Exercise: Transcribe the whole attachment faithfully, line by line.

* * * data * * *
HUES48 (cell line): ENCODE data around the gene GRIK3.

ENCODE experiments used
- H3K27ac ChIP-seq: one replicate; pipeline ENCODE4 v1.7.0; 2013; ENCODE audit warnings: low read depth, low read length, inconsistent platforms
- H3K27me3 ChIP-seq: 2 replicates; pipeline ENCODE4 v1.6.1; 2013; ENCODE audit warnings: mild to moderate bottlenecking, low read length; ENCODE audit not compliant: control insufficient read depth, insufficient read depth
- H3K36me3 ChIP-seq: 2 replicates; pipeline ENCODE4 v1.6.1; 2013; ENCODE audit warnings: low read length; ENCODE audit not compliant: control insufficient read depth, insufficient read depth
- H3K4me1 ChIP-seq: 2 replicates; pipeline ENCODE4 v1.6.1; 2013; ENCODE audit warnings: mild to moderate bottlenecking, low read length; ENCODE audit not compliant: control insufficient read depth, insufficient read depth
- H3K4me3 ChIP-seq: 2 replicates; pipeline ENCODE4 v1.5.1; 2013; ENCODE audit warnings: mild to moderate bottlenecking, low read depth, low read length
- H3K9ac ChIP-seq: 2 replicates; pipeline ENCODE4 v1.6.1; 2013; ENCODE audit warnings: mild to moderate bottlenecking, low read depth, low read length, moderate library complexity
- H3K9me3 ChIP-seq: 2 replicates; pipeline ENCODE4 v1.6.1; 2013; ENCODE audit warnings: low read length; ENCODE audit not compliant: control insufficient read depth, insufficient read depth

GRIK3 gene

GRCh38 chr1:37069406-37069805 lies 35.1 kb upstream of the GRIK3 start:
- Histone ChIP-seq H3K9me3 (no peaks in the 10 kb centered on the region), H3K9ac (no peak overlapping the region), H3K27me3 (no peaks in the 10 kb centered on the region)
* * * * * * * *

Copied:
HUES48 (cell line): ENCODE data around the gene GRIK3.

ENCODE experiments used
- H3K27ac ChIP-seq: one replicate; pipeline ENCODE4 v1.7.0; 2013; ENCODE audit warnings: low read depth, low read length, inconsistent platforms
- H3K27me3 ChIP-seq: 2 replicates; pipeline ENCODE4 v1.6.1; 2013; ENCODE audit warnings: mild to moderate bottlenecking, low read length; ENCODE audit not compliant: control insufficient read depth, insufficient read depth
- H3K36me3 ChIP-seq: 2 replicates; pipeline ENCODE4 v1.6.1; 2013; ENCODE audit warnings: low read length; ENCODE audit not compliant: control insufficient read depth, insufficient read depth
- H3K4me1 ChIP-seq: 2 replicates; pipeline ENCODE4 v1.6.1; 2013; ENCODE audit warnings: mild to moderate bottlenecking, low read length; ENCODE audit not compliant: control insufficient read depth, insufficient read depth
- H3K4me3 ChIP-seq: 2 replicates; pipeline ENCODE4 v1.5.1; 2013; ENCODE audit warnings: mild to moderate bottlenecking, low read depth, low read length
- H3K9ac ChIP-seq: 2 replicates; pipeline ENCODE4 v1.6.1; 2013; ENCODE audit warnings: mild to moderate bottlenecking, low read depth, low read length, moderate library complexity
- H3K9me3 ChIP-seq: 2 replicates; pipeline ENCODE4 v1.6.1; 2013; ENCODE audit warnings: low read length; ENCODE audit not compliant: control insufficient read depth, insufficient read depth

GRIK3 gene

GRCh38 chr1:37069406-37069805 lies 35.1 kb upstream of the GRIK3 start:
- Histone ChIP-seq H3K9me3 (no peaks in the 10 kb centered on the region), H3K9ac (no peak overlapping the region), H3K27me3 (no peaks in the 10 kb centered on the region)